Sixty years ago, scientists at Bell Labs in New Jersey announced that the world finally had an efficient way to turn sunlight into electricity. On April 25, 1954, Daryl Chapin, electrical engineer, Gerald Pearson, physicist, and chemist Calvin Fuller demonstrated their invention, the first practical solar cell. It was…
This is a huge wall of solar cells being tested prior to their installation on European Space Agency satellites. Solar arrays are a must-have for the majority of space missions, and virtually all spacecraft these days use thousands of individual solar cells to harvest power from the sun. (Photo credit: Airbus Defense…
While solar power promises a lot, it's only ever going to help satisfy our energy needs if it becomes efficient enough. Fortunately, Sharp has just made the world's most efficient solar cell, which converts a staggering 44.4 percent of incident light into electricity. Take that, fossil fuels.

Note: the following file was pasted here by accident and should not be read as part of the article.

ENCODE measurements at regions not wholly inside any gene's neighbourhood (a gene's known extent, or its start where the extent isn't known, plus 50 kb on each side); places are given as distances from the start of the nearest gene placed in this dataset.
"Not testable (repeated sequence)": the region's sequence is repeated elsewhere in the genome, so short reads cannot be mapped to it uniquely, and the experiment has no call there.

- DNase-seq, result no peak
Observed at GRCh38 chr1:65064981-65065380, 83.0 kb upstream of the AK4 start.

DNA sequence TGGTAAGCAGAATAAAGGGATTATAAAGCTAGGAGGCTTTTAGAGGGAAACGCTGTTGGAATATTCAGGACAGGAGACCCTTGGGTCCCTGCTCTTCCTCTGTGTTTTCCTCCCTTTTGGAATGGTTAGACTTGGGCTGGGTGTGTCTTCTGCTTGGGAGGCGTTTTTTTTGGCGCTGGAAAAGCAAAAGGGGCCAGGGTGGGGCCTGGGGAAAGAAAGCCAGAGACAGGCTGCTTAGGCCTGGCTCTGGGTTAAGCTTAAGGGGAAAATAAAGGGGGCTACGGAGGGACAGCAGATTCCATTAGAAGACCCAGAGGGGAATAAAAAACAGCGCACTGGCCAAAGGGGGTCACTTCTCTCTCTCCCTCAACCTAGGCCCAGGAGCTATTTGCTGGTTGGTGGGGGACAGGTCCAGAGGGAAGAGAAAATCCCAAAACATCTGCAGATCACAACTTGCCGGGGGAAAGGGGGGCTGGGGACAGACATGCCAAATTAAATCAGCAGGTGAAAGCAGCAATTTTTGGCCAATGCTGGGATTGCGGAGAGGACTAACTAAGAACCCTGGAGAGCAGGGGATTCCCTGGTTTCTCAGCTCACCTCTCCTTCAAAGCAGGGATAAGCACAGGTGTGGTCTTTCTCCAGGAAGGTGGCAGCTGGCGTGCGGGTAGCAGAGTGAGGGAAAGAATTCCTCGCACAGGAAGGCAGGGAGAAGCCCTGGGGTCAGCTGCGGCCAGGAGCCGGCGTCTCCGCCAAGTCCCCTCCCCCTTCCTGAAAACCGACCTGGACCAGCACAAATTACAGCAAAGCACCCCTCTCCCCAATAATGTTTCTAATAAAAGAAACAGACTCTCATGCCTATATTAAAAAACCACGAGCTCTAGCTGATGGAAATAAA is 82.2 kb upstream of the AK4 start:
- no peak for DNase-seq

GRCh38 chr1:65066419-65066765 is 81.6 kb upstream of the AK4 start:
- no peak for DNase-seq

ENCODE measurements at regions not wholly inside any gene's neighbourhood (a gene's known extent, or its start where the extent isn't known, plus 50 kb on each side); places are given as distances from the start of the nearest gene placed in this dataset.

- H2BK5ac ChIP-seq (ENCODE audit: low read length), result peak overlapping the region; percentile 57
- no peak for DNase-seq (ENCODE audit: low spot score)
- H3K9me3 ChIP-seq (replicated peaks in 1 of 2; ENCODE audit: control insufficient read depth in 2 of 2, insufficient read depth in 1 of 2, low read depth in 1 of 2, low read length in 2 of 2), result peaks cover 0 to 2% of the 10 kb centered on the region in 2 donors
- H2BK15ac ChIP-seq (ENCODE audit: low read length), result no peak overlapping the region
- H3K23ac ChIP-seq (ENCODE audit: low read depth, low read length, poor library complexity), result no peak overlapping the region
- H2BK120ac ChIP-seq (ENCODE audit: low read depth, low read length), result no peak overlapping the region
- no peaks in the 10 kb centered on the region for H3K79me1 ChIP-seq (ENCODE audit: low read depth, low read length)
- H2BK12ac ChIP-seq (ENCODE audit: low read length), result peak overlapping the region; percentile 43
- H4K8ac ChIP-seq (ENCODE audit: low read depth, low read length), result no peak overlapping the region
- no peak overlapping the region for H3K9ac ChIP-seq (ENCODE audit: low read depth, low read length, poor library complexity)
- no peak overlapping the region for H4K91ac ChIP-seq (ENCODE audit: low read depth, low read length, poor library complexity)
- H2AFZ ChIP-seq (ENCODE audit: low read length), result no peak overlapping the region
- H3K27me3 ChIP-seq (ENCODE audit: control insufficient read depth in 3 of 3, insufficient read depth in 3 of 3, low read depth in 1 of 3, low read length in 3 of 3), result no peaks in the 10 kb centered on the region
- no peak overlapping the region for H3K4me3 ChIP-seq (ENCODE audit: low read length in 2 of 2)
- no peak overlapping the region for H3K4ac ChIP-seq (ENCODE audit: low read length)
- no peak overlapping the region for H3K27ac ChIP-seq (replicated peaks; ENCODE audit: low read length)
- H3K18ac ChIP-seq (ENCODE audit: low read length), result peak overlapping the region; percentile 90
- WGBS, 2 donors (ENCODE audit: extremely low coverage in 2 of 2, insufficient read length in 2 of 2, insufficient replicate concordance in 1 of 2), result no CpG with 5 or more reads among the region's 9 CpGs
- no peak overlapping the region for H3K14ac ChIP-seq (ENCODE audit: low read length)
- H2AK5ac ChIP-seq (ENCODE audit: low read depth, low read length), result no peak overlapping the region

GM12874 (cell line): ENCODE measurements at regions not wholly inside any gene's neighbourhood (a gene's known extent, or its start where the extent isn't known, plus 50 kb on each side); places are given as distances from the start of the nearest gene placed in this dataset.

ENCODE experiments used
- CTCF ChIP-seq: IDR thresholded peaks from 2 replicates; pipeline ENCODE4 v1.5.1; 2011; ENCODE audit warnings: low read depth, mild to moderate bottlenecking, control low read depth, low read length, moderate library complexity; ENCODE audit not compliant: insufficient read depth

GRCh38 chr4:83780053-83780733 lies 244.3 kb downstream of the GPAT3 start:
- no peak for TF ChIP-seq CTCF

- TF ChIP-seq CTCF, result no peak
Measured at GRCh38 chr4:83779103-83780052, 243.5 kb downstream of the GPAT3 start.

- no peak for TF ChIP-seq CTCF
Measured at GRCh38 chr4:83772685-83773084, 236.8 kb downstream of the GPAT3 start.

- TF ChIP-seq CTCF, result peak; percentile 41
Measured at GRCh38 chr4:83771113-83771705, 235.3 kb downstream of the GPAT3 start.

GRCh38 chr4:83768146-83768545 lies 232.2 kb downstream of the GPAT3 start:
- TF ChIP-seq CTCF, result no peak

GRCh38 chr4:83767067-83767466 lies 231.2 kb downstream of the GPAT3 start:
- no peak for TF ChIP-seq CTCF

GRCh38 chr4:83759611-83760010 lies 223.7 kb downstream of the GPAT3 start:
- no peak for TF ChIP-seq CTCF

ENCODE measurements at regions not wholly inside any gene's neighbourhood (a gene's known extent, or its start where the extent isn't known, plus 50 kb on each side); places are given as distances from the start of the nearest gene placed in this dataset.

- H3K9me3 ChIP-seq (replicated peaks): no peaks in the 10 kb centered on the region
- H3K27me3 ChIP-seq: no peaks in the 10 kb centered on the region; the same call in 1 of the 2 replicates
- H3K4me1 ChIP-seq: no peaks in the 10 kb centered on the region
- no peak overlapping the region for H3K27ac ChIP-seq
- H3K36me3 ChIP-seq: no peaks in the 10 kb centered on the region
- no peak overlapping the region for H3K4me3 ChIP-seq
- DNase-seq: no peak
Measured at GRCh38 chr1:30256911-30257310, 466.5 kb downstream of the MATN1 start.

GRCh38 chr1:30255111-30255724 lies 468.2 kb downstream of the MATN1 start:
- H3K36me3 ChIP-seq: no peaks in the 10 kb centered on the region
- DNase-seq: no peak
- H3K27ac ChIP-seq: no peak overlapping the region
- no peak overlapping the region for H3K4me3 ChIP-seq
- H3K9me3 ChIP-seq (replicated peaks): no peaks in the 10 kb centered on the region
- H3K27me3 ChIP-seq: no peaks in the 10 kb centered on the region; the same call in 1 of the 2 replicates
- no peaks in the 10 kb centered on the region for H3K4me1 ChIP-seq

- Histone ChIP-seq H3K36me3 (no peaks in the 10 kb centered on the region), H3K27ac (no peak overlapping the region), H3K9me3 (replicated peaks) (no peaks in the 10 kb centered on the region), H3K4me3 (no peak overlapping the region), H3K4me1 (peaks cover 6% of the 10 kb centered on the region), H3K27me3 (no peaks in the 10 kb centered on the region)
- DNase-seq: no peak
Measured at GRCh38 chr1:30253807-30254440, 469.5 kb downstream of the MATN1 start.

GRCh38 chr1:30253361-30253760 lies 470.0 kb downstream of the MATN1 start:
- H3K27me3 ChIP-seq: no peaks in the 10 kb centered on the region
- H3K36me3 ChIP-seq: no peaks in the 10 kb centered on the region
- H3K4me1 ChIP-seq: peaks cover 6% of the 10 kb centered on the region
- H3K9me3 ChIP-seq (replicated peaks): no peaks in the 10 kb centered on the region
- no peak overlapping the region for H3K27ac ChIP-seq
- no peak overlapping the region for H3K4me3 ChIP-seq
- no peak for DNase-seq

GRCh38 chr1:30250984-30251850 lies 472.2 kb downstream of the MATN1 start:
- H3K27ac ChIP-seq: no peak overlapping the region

With photosynthesis, plants are already busy converting sunlight into usable energy. The question then is how to use plants' natural solar-power abilities to generate energy for us. In this video, an MIT researcher explains how to do just that.
The gauntlet has been thrown down yet again in the solar cell efficiency arms race. This time Sharp comes up with a cell that can harvest 35.8% of available sunlight.
With the introduction of a solar-powered eBook from LG Display, owners will soon be able to read for hours on end, so long as they're outside and the sun is up.
Official reports from Sharp indicate the company is set to invest heavily in thin film silicon solar cells in the coming year. The production shall take place at Sharp's Nara Prefecture plant in Japan. Sharp currently stands as the world's largest solar panel manufacturer, but is not meeting the growing demand.